When the will sets itself upon something that is of its nature incompatible with the charity that orients man toward his ultimate end, then the sin is mortal by its very object . . . whether it contradicts the love of God, such as blasphemy or perjury, or the love of neighbor, such as homicide or adultery. . . . But when the sinner's will is set upon something that of its nature involves a disorder, but is not opposed to the love of God and neighbor, such as thoughtless chatter or immoderate laughter and the like, such sins are venial.130

1857 For a sin to be mortal, three conditions must together be met: "Mortal sin is sin whose object is grave matter and which is also committed with full knowledge and deliberate consent."131

1858 Grave matter is specified by the Ten Commandments, corresponding to the answer of Jesus to the rich young man: "Do not kill, Do not commit adultery, Do not steal, Do not bear false witness, Do not defraud, Honor your father and your mother."132 The gravity of sins is more or less great: murder is graver than theft. One must also take into account who is wronged: violence against parents is in itself graver than violence against a stranger.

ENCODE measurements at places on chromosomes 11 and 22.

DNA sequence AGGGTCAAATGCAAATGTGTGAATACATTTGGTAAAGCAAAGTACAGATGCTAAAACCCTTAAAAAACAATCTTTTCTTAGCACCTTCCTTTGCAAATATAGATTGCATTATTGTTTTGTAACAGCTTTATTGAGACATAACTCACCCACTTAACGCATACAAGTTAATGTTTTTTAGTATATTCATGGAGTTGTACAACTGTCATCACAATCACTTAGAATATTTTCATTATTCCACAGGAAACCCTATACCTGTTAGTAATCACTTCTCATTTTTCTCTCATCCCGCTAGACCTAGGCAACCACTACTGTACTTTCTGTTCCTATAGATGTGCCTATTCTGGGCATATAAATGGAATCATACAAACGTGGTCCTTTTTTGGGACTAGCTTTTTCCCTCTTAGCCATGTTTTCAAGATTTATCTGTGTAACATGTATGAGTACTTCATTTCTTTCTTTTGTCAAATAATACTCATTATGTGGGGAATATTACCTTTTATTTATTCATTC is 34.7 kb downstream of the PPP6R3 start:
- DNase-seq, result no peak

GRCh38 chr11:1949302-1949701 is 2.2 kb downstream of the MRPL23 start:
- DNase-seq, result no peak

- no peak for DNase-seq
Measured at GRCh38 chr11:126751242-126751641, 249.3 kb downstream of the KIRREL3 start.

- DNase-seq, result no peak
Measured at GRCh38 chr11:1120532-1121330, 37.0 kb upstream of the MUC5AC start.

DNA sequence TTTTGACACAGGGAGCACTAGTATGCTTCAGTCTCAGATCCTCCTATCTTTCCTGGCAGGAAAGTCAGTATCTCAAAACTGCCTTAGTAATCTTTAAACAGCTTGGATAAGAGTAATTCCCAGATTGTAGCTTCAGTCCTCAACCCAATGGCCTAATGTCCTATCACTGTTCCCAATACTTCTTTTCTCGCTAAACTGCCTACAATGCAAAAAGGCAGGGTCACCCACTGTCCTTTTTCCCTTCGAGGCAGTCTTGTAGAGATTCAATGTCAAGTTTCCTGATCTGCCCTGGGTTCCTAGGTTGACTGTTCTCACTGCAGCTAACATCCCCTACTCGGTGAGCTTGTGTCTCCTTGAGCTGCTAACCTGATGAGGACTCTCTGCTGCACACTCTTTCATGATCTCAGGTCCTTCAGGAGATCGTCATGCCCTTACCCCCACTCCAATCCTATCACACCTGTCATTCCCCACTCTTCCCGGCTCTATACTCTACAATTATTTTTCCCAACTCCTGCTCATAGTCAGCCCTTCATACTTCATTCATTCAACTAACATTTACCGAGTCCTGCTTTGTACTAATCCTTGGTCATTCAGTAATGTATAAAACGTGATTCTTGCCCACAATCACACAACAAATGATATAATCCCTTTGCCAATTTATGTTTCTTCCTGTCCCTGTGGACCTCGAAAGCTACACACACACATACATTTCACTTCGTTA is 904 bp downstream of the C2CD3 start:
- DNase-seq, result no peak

1859 Mortal sin requires full knowledge and complete consent. It presupposes knowledge of the sinful character of the act, of its opposition to God's law. It also implies a consent sufficiently deliberate to be a personal choice. Feigned ignorance and hardness of heart133 do not diminish, but rather increase, the voluntary character of a sin.